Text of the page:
Kosher foods, particularly meat, have requirements that do not allow most meats to carry the kosher label. When you add the idea of humane slaughter to the issue, it becomes even more unlikely that the small farmer can offer this product to their local community.
With just a little understanding of ancient tradition and acknowledgement of contemporary standards, the small farmer can, I believe, meat (pun intended) at least some of the need of his local Kosher community. Of course, this understanding and acknowledgement extends beyond the small farmer to those in the kosher community.
One small example is the chicken. With modern technology, a chicken can be killed by cutting the artery as specified in kosher slaughter practices, while simultaneously rendering the bird unconscious. This satisfies both the kosher practice and those who advocate the humane treatment of animals. This is the way it is done here at Cota Farms.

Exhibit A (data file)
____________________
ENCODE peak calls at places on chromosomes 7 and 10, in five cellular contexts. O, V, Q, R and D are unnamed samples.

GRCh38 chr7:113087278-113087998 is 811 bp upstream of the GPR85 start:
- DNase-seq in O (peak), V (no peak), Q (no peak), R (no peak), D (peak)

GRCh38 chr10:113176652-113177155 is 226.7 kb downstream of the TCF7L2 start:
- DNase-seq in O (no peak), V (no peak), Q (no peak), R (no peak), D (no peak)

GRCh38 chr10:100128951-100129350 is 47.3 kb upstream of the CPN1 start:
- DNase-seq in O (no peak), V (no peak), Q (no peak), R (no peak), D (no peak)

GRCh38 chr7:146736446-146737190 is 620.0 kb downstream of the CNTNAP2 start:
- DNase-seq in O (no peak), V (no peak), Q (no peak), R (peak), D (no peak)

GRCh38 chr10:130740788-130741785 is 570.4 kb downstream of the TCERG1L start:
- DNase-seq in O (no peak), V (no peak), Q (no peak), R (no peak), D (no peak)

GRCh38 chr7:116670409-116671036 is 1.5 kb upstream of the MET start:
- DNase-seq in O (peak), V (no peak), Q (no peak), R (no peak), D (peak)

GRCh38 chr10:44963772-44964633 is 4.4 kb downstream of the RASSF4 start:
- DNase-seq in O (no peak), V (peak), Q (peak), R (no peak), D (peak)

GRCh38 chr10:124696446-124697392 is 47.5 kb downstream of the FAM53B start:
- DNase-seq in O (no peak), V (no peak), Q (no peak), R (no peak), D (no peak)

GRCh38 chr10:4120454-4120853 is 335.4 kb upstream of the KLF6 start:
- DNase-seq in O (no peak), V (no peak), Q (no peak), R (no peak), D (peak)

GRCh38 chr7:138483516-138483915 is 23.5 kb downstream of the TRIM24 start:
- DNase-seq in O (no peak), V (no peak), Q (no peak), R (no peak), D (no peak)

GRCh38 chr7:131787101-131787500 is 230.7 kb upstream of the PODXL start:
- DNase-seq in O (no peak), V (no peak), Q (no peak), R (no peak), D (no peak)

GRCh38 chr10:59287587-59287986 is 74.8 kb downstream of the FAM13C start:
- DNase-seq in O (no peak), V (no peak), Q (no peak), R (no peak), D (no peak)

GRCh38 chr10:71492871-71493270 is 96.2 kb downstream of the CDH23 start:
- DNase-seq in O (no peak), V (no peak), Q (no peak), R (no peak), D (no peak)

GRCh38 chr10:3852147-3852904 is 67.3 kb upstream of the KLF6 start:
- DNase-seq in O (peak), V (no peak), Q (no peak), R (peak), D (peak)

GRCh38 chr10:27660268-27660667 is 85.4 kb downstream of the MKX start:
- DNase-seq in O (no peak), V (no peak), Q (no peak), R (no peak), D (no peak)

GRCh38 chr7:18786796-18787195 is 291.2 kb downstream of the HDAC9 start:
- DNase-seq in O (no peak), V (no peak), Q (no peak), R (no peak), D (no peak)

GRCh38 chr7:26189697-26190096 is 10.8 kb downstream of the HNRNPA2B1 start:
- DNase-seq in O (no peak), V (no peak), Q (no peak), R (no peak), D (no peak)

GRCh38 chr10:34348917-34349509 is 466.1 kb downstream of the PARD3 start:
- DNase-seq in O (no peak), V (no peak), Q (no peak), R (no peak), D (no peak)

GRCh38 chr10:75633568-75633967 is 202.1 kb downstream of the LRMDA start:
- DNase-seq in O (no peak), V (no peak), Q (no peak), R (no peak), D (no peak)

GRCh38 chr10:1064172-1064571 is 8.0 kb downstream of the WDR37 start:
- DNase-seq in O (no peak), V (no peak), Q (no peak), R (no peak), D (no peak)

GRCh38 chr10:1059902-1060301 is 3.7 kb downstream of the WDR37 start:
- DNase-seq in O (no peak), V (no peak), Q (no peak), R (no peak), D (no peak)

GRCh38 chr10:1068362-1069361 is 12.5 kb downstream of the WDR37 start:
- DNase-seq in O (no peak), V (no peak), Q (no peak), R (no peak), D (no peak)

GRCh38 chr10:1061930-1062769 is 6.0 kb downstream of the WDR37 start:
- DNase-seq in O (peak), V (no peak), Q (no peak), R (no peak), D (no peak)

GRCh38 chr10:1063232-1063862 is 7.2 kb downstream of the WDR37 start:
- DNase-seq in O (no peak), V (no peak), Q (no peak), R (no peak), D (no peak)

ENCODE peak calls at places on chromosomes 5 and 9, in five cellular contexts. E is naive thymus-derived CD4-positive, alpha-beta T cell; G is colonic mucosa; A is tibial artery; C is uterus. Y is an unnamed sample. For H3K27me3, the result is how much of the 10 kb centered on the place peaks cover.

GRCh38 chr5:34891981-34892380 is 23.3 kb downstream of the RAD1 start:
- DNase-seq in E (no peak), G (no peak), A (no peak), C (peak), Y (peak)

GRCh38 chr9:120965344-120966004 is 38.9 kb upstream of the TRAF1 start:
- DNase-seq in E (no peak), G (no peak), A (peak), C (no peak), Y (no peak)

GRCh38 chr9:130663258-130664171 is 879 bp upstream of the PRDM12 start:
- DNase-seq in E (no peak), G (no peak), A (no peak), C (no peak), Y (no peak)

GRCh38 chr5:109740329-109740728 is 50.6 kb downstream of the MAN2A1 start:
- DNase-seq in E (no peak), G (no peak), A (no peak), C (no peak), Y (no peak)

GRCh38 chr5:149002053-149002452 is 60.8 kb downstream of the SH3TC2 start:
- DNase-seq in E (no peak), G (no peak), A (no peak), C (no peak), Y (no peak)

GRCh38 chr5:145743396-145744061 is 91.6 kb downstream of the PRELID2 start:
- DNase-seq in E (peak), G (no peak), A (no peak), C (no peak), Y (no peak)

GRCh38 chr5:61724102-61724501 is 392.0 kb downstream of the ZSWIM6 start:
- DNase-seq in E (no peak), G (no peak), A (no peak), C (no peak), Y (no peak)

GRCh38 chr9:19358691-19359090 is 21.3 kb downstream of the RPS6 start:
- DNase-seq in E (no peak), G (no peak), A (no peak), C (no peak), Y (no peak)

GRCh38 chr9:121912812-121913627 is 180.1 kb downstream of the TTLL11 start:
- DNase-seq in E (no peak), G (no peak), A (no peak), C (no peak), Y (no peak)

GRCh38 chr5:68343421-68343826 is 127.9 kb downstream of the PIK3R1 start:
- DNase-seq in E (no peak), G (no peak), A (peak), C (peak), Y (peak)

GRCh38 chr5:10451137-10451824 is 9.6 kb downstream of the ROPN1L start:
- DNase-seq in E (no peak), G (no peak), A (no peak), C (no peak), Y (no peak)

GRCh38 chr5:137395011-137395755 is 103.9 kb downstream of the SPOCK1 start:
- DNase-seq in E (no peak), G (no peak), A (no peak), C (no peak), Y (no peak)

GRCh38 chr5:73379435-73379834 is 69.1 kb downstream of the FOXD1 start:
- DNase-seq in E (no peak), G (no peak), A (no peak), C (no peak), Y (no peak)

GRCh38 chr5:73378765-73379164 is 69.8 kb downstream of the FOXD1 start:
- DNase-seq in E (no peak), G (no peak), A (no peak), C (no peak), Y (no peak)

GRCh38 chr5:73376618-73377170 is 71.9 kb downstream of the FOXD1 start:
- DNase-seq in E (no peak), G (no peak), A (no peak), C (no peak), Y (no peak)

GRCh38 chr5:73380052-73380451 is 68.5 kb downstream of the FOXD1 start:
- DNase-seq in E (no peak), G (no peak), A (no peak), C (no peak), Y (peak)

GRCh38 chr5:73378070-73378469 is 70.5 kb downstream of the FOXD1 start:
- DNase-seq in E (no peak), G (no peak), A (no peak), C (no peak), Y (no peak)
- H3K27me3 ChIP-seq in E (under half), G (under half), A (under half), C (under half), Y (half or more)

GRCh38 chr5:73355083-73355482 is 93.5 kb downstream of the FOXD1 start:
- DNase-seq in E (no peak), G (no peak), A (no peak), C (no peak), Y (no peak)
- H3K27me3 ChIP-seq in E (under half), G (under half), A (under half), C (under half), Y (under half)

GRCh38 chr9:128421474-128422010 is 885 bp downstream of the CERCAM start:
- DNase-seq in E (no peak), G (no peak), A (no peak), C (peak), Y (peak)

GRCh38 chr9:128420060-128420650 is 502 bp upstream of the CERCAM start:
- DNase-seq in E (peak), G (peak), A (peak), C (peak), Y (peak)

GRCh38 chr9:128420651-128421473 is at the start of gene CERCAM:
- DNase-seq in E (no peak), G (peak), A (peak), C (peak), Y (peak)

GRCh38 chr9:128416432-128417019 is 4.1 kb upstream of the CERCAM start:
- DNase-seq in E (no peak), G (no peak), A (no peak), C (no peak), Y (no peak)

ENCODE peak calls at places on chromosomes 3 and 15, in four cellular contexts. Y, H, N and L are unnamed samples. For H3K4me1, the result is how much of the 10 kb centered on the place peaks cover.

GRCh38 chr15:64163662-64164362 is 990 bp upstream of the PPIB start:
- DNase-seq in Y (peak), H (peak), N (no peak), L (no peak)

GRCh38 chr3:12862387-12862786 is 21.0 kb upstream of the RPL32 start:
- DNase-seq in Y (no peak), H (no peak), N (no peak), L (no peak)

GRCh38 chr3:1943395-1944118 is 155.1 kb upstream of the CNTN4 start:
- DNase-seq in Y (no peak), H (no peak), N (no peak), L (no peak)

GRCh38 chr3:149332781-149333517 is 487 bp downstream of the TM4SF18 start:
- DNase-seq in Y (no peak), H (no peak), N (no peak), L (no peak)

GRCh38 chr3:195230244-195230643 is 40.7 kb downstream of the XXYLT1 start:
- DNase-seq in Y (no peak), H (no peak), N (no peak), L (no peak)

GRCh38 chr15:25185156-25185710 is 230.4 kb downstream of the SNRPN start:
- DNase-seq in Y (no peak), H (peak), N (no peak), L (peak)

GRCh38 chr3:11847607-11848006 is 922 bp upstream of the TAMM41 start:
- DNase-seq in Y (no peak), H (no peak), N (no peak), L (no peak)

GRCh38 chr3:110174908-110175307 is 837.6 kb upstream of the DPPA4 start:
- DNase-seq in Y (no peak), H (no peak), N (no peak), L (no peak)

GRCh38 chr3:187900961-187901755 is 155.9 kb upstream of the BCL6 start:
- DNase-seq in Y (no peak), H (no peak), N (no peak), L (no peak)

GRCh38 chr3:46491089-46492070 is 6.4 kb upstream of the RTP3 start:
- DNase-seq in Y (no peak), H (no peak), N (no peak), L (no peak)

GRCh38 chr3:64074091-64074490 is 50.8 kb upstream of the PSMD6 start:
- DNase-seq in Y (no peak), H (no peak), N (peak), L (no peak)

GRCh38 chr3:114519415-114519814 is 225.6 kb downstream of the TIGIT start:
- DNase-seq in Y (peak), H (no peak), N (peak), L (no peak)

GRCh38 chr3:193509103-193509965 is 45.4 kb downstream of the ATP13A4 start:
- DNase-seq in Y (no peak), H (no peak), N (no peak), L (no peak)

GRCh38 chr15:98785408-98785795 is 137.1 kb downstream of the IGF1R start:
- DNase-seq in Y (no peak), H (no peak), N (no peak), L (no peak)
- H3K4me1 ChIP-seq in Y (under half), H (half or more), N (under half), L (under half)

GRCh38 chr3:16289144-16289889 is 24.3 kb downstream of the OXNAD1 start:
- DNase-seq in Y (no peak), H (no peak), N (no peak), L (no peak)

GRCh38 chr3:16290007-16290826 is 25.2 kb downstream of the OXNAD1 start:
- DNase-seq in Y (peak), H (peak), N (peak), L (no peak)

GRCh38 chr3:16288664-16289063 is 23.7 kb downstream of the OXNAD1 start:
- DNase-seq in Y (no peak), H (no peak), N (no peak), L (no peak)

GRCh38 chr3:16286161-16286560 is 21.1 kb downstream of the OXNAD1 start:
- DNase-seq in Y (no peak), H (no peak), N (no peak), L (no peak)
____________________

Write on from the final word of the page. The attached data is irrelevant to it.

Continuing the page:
Rather than look for a reason why this does not satisfy the kosher slaughter practice, it is better to consider why the purely kosher technique is only humane when done perfectly. And this is only theoretical as we can not ask the animal “did that hurt”. Where as, if the animal is rendered unconscious, yet its heart still beats, there is no need to question if the kill was done perfectly. It must also be granted that no one can always do this perfectly.